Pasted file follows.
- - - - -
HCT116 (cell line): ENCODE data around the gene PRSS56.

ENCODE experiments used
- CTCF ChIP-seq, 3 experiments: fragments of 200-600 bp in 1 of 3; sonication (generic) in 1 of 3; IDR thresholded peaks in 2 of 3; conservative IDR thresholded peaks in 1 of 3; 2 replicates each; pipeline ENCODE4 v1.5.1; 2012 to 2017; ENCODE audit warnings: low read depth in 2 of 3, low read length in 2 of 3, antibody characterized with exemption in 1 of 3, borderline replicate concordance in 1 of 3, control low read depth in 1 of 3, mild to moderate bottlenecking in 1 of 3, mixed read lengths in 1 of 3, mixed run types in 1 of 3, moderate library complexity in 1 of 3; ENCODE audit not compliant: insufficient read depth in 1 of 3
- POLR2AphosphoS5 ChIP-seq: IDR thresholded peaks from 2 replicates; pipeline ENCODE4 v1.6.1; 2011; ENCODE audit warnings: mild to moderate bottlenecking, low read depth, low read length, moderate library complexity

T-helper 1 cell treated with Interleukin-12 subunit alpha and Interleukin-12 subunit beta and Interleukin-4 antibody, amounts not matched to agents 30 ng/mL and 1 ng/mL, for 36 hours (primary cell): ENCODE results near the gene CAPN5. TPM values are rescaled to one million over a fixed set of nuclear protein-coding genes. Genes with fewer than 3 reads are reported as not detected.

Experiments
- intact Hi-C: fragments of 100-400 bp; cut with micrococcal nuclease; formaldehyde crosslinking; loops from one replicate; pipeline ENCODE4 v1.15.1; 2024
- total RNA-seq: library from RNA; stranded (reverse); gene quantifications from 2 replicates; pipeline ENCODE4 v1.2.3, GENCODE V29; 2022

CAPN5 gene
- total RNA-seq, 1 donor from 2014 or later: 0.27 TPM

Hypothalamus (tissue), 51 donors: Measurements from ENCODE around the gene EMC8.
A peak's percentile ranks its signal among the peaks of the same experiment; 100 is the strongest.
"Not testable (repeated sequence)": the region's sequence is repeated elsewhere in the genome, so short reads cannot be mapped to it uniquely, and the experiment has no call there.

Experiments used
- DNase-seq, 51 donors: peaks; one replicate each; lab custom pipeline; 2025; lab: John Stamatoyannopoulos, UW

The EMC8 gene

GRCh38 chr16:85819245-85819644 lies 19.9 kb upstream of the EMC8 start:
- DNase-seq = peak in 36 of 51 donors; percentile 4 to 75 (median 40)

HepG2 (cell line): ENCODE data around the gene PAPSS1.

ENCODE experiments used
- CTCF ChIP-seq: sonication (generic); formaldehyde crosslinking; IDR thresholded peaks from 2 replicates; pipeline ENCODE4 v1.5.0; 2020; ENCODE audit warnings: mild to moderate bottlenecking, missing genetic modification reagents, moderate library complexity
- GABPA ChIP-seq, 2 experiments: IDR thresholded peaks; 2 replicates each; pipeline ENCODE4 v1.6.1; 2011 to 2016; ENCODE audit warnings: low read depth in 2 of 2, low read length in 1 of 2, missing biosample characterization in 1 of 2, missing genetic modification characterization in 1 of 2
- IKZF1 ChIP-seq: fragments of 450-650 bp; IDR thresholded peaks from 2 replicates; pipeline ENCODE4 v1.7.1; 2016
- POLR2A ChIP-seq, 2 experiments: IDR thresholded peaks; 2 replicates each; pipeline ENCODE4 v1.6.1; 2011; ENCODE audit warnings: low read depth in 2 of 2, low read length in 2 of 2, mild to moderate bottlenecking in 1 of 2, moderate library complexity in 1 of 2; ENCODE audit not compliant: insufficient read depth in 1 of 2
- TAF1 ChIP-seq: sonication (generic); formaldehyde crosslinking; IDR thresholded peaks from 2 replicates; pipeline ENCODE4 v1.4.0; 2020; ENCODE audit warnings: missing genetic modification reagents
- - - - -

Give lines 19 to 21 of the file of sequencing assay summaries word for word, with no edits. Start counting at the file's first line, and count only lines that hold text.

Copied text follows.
HepG2 (cell line): ENCODE data around the gene PAPSS1.

ENCODE experiments used
- CTCF ChIP-seq: sonication (generic); formaldehyde crosslinking; IDR thresholded peaks from 2 replicates; pipeline ENCODE4 v1.5.0; 2020; ENCODE audit warnings: mild to moderate bottlenecking, missing genetic modification reagents, moderate library complexity